Driver Head Movements in Left Outside Mirror Viewing 810761

Two field studies were conducted on public roads to measure driver head movements while using the left outside passenger car mirror. The first study measured the effects of mirror width in the presence or absence of overtaking traffic. Driver head movements during left lane-changing maneuvers were recorded from a lead vehicle equipped with a motion picture camera and a telephoto-zoom lens. Results showed that, in addition to the head turning motions, the drivers made on the average about 2.0 inches of lateral head movements while using one of the four left outside mirror sizes which ranged in width from 2.3 to 10.6 inches. The drivers were also found to make larger lateral head movements when no other vehicles were present in the mirror as compared to when an overtaking vehicle was present. The second study was conducted in no overtaking traffic with one mirror width and used an improved photographic technique. Head movements during left lane changing maneuvers were recorded by a motion picture camera which was mounted in the back of the subject's car and which photographed the image of the driver's head and eyes in the left outside mirror. The data of 25 drivers using a 5.1 inch wide left outside mirror showed that drivers moved their head laterally from 0.4 to 5.0 inches, with a median of 1.5 inches, after turning their heads to search in the mirror. In both field studies, large individual head movement behavioral differences were observed.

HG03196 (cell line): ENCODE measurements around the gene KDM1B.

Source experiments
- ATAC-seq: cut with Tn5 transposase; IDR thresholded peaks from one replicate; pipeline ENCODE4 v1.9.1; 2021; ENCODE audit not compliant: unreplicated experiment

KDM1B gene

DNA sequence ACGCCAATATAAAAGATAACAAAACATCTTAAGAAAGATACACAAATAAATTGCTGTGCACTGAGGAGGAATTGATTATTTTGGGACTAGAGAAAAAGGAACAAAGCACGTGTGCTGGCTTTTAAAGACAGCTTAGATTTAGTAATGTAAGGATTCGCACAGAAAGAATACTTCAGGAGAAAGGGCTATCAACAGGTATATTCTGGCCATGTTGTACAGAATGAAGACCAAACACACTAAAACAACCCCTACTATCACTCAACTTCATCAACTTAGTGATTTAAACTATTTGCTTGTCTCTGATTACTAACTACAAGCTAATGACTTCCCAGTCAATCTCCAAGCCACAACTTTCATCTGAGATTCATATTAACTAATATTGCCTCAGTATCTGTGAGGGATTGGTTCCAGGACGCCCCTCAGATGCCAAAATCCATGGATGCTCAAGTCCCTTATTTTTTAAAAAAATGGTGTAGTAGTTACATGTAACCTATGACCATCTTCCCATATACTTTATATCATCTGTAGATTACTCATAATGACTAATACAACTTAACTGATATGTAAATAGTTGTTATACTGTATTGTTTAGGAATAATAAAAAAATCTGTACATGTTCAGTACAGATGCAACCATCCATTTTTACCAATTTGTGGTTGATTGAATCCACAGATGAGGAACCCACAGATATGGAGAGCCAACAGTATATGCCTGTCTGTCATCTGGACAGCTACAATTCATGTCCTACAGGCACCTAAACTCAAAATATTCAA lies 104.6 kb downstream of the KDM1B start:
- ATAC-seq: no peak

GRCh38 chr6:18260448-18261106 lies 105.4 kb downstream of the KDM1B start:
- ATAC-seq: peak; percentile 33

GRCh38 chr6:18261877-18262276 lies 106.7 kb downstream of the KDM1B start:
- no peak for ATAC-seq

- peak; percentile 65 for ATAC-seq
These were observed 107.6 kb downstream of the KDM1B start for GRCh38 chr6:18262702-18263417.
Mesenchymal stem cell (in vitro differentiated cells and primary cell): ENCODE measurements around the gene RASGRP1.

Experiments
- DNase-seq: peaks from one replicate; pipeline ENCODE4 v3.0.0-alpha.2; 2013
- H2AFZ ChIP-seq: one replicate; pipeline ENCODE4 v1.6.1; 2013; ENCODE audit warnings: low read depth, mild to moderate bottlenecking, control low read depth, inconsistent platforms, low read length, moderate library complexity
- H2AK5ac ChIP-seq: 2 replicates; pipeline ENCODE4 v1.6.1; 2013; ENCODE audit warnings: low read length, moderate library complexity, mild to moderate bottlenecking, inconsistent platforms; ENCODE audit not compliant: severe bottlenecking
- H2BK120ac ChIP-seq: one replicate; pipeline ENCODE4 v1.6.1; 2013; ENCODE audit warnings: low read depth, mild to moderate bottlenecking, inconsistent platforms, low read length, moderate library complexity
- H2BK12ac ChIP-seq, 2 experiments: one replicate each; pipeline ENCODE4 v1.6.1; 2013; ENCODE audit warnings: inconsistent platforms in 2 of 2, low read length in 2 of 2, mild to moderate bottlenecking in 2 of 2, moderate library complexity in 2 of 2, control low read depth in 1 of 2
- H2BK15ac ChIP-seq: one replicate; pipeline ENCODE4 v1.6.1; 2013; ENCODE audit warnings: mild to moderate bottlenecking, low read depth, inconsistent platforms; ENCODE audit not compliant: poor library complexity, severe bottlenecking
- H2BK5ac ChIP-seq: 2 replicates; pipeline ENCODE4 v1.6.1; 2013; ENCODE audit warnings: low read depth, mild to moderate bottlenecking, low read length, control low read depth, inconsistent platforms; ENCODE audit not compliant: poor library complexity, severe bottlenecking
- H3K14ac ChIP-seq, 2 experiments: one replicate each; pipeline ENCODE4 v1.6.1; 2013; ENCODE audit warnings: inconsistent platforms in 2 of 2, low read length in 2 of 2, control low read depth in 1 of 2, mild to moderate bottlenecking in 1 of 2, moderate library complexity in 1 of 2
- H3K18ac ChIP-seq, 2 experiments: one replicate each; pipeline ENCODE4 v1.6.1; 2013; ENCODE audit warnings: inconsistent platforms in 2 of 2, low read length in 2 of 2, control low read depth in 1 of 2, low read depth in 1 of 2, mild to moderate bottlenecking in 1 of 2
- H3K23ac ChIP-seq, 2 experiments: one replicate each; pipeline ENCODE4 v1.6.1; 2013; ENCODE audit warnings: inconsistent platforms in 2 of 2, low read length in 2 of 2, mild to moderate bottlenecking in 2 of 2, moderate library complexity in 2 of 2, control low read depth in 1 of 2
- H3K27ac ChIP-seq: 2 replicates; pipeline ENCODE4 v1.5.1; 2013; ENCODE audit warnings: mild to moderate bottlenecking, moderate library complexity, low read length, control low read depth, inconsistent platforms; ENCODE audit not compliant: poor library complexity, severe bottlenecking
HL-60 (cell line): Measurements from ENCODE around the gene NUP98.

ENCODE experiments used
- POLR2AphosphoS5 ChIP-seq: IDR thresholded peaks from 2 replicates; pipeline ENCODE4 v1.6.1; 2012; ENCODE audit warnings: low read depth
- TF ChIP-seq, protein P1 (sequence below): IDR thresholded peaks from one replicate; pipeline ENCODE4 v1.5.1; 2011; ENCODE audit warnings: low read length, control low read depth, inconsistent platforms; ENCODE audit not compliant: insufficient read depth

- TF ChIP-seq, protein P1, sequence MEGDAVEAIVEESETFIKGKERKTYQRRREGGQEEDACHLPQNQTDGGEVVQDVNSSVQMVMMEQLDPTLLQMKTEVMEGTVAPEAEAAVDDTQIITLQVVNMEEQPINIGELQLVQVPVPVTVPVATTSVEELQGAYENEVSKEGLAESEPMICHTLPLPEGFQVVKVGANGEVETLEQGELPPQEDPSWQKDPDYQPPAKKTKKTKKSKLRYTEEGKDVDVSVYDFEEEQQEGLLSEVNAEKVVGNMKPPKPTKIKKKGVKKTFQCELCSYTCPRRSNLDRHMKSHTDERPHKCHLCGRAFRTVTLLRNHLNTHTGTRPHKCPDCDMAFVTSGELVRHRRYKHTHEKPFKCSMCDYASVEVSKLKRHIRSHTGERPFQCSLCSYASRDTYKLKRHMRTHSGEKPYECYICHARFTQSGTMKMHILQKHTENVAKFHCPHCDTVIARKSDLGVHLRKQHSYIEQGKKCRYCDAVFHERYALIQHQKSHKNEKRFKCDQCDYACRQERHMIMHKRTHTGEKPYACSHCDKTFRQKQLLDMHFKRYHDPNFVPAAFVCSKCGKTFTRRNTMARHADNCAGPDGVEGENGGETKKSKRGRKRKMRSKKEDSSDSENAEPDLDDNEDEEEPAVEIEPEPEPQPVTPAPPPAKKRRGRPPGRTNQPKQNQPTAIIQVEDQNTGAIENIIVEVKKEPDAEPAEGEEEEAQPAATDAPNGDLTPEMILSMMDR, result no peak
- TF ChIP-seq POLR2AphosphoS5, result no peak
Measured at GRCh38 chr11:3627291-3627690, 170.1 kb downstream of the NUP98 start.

Subscribers can view annotate, and download all of SAE's content. Learn More »


Members save up to 18% off list price.
Login to see discount.
Special Offer: Download multiple Technical Papers each year? TechSelect is a cost-effective subscription option to select and download 12-100 full-text Technical Papers per year. Find more information here.
We also recommend:

Human Subject Kinematics and Electromyographic Activity During Low Speed Rear Impacts


View Details


Predicting the Head-Neck Posture and Muscle Force of the Driver Based on the Combination of Biomechanics with Multibody Dynamics


View Details


Application of a Finite Element-Based Human Arm Model for Airbag Interaction Analysis


View Details